The Office of Information Technology is actively pursuing the following projects and initiatives.
The IBW project includes data communications wiring upgrades to allow moving from shared 10 Mb/s networks to higher speed switched networks, as well as providing networking connections to locations that currently have no access to the campus data backbone network. This is a multi-year initiative that seeks to address the most critical data communications wiring needs.
Phase I brings the Next Generation Backbone (NGB) to 35 campus buildings. The benefits include the ability to increase the bandwidth to departments using cheaper interfaces, e.g., Fast Ethernet instead of FDDI; the opportunity to simplify the departmental networking infrastructure by utilizing the backbone's centralized routing features instead of having departments maintain their own routing
equipment and expertise (40 units now receive centralized routing services and 13 units maintain a departmental router); and more efficient use of campus backbone fiber by aggregating a building's connections at a local building switch instead of at a distant core location.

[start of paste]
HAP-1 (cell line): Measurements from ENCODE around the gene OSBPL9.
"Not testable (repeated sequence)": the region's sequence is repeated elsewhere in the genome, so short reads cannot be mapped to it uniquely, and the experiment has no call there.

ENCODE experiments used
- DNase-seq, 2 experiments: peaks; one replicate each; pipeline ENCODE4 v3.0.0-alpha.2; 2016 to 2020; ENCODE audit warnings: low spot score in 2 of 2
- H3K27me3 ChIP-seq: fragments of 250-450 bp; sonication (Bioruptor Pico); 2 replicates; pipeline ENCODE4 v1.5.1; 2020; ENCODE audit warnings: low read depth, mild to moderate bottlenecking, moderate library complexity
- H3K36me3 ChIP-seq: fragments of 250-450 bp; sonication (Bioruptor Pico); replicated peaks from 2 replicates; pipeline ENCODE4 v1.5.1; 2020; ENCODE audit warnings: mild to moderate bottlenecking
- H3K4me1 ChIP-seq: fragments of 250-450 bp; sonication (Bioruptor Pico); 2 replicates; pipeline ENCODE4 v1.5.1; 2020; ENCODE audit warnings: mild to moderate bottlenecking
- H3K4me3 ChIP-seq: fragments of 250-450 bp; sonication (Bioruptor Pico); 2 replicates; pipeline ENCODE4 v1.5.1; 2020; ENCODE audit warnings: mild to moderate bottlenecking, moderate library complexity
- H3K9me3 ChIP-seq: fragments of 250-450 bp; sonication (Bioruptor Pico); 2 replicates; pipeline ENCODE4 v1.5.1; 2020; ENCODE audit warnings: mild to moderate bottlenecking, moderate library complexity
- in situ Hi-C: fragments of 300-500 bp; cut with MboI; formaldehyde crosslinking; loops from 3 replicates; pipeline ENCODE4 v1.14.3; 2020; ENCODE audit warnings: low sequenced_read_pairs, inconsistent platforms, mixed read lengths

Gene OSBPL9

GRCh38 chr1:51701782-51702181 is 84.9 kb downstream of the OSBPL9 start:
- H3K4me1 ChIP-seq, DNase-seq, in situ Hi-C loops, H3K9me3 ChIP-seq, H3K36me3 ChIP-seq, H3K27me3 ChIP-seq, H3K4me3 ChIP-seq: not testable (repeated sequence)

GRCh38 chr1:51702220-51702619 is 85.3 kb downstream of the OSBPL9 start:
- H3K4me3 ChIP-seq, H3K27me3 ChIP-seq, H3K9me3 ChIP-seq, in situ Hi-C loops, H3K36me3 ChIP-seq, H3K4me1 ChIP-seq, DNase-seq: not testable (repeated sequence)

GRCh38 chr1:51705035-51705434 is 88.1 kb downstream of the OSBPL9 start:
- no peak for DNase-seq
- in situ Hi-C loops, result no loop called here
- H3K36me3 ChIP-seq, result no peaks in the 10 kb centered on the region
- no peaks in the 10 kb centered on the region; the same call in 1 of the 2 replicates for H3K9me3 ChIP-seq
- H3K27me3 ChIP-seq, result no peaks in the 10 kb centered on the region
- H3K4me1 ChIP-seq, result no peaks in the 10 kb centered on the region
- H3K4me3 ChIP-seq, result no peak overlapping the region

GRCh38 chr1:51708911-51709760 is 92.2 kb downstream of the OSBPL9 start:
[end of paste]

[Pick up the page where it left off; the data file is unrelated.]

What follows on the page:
The RFP-selected vendor for NGB is Foundry Networks. Our network topology consists of a core of seven switches interconnected by redundant gigabit ethernet links and extending fast ethernet and installing switches in 35 campus buildings. NGB Phase I went into production on August 7, 2001. All connections to the old FDDI Backbone were successfully migrated to NGB, and the FDDI Backbone was shut down on September 30, 2002.
Phase II will extend the benefits of NGB to an additional 60 buildings as well as upgrade the speed of the connections to some of the Phase I buildings. We have planned for a 3-year buildout of Phase II. In the first year we will do 66% of the fiber plant upgrades, and 33% of the equipment installations. In the second year we will do 33% of the fiber plant upgrades, and 33% of the equipment installations. In the final year we will do the final 33% of the equipment installations. We have started work on the backbone fiber cable plant enhancements required for this phase.